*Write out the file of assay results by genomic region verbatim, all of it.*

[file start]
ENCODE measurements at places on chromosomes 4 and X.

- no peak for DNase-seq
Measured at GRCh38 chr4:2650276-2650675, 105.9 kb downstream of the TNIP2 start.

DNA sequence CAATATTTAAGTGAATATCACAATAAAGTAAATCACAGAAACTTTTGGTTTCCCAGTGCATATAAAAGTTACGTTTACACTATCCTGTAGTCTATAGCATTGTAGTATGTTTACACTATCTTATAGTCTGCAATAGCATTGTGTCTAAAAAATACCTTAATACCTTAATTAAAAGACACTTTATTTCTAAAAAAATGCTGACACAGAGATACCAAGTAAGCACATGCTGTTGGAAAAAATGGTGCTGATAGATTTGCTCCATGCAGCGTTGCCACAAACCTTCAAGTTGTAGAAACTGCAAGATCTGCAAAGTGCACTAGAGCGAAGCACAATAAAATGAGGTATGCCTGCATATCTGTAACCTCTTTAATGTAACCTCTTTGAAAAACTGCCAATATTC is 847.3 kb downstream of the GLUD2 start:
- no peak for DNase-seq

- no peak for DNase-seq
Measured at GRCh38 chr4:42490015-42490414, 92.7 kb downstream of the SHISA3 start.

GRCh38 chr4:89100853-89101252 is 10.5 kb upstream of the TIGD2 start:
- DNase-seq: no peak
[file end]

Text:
ENCODE measurements at places on chromosomes 4 and X.

- no peak for DNase-seq
Measured at GRCh38 chr4:2650276-2650675, 105.9 kb downstream of the TNIP2 start.

DNA sequence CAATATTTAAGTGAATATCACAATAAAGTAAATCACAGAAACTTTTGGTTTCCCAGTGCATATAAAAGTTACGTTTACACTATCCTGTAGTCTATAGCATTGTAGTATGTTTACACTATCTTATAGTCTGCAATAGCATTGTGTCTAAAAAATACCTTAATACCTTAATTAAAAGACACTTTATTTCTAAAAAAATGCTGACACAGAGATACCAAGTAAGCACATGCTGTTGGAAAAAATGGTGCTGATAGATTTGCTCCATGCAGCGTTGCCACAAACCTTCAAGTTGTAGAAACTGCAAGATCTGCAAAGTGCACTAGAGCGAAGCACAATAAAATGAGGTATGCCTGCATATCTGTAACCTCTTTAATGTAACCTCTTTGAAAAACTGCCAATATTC is 847.3 kb downstream of the GLUD2 start:
- no peak for DNase-seq

- no peak for DNase-seq
Measured at GRCh38 chr4:42490015-42490414, 92.7 kb downstream of the SHISA3 start.

GRCh38 chr4:89100853-89101252 is 10.5 kb upstream of the TIGD2 start:
- DNase-seq: no peak